Federal Report Ranks Wisconsin No. 1 In Health Care Quality

But Report Shows Wisconsin Could Do Better On Childhood Asthma Hospitalizations, Falls In Nursing Homes

Hospital hallway
Ralf Heß (CC BY-NC-SA 2.0)

A federal agency tracking the quality of health care in doctor’s offices, hospitals and nursing homes says Wisconsin is doing better than all 50 states, followed closely by Massachusetts and Pennsylvania.

Wisconsin moved up two notches from third place last year to first place, according to the federal Agency for Healthcare Research and Quality of the U.S. Department of Health and Human Services.

“The AHRQ rankings are a national validation of what we know here: Wisconsin’s local and regional health systems are delivering some of the best care in the country,” said Wisconsin Hospital Association President and CEO Eric Borgerding. “Across all care settings, in rural and urban communities, we are maintaining consistently high performance, while striving to set even higher standards of care. It is that combination of performance and commitment to be better that makes Wisconsin a perennial leader.”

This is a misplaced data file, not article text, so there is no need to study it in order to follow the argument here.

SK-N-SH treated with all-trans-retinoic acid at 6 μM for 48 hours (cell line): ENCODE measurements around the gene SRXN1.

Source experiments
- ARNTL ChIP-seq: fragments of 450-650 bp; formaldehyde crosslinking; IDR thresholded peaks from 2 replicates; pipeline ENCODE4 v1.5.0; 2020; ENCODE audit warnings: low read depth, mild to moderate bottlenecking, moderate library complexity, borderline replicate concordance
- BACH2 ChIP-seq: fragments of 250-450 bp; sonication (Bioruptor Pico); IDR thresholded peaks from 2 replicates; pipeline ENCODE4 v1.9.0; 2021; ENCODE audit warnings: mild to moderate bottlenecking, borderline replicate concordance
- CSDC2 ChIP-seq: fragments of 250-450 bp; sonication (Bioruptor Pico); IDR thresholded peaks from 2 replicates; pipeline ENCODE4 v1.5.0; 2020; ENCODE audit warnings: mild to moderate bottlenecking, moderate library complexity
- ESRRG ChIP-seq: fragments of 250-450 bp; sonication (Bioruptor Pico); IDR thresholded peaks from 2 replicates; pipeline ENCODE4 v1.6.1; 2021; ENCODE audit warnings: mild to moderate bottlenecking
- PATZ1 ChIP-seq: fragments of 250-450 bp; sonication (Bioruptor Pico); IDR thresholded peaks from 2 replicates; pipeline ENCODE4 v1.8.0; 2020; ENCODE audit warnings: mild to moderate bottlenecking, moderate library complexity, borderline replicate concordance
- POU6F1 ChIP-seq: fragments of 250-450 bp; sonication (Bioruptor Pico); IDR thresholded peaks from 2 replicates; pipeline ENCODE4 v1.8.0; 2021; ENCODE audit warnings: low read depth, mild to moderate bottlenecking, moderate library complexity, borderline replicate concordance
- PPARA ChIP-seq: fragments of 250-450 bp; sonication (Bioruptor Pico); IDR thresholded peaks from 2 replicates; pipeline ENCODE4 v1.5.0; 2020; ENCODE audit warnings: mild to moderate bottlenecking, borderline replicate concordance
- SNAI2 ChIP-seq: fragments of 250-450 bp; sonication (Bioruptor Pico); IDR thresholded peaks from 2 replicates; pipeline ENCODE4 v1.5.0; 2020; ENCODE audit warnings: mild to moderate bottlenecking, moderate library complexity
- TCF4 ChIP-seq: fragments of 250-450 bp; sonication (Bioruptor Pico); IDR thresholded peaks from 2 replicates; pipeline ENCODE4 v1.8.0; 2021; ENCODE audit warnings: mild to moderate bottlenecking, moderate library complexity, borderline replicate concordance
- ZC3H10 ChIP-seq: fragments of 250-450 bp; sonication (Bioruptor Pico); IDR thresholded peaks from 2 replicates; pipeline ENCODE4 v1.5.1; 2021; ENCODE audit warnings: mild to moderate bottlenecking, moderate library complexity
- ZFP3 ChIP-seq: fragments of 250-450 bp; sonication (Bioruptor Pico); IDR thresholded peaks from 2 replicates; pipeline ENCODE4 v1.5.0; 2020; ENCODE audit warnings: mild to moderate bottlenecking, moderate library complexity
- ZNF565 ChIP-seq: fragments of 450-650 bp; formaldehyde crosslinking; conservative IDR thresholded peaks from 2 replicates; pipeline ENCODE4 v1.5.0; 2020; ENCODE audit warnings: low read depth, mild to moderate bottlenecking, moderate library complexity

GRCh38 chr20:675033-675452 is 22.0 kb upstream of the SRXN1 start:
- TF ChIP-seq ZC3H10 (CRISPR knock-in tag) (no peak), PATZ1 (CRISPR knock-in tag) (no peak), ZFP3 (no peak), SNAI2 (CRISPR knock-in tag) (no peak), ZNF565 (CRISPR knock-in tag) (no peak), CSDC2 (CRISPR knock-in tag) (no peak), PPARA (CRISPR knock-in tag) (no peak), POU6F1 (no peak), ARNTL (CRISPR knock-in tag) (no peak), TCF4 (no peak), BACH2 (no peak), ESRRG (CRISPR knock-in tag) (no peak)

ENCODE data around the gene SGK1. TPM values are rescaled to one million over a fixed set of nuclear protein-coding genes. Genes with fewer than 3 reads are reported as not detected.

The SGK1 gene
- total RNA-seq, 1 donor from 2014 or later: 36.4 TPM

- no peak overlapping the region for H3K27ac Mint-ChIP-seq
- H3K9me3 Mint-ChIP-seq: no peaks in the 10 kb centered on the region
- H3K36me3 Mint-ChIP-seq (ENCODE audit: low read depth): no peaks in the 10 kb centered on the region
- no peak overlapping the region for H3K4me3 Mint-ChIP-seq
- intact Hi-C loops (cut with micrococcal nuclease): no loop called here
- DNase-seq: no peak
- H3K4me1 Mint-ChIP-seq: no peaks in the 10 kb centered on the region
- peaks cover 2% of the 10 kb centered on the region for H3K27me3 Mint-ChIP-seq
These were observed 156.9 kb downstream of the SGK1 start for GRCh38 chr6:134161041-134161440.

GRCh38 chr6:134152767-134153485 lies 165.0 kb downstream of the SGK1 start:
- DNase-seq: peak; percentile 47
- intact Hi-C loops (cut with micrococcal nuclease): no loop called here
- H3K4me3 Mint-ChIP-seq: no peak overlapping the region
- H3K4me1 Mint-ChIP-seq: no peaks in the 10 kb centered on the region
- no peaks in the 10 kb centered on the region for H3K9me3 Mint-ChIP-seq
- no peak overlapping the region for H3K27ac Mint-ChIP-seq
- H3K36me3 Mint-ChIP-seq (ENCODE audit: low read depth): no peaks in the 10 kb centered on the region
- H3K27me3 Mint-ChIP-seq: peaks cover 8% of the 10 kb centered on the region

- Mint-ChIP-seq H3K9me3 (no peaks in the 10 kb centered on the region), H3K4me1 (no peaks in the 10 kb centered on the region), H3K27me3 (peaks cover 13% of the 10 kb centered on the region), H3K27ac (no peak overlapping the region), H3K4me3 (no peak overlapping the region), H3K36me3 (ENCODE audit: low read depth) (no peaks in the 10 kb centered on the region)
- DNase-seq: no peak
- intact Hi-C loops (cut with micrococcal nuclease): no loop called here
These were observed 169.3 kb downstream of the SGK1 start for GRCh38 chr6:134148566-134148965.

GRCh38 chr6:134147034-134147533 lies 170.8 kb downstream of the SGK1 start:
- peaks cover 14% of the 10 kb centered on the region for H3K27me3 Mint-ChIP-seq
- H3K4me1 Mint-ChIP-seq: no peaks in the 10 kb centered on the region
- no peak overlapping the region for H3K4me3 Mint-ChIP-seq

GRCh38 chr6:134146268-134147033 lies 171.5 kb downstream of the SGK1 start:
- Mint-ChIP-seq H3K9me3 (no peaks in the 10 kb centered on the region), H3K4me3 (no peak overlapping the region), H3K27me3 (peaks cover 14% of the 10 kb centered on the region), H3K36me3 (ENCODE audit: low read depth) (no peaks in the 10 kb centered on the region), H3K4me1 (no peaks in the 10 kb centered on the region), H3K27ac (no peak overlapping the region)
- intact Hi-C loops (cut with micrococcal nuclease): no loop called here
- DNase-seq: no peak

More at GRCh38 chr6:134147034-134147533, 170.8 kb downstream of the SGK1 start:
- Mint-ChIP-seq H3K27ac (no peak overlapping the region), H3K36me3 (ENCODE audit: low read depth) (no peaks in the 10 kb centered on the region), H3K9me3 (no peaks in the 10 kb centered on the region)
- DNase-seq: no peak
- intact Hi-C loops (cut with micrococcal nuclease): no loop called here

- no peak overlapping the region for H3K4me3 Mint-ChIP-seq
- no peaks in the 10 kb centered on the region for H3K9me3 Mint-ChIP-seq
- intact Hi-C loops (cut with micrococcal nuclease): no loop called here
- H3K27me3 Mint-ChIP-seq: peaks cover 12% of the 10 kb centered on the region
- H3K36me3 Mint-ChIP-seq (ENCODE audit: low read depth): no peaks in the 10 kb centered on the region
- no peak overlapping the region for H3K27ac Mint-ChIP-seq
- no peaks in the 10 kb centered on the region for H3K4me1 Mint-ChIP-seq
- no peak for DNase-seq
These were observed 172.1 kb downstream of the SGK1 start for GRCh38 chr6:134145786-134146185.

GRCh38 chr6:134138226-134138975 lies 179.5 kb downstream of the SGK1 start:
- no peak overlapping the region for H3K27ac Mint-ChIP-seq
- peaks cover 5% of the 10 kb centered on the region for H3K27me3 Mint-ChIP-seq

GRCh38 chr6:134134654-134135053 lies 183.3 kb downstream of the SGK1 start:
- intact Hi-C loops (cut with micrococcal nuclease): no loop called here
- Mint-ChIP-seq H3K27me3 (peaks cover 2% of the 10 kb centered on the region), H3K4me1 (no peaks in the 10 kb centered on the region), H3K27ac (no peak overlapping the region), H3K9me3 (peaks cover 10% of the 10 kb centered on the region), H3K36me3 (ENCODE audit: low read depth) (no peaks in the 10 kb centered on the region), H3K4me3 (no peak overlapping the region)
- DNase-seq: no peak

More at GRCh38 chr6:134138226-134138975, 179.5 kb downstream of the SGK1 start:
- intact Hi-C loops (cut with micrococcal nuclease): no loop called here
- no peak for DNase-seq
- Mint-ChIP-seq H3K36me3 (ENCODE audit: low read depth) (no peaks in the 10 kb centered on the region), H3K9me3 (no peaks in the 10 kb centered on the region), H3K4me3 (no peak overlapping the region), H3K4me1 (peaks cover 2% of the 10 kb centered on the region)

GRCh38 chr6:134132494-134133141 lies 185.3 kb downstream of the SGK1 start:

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States are assessed on more than 130 measures. Among those, Wisconsin did well because of fewer deaths tied to HIV, less antipsychotic drug use in nursing homes and fewer cases of blood poisoning— or sepsis — after an operation.

“We see that high performance across all settings of care,” said WHA’s chief quality officer, Kelly Court, “So when patients leave the hospital they often go to a nursing home or get care from a home health agency. So they can feel comfortable the high care they got in the hospital is going to continue in those other settings.”

The report found Wisconsin needs improvement in a couple areas, including how many children go to the hospital for asthma and nursing home patients injured because of falls.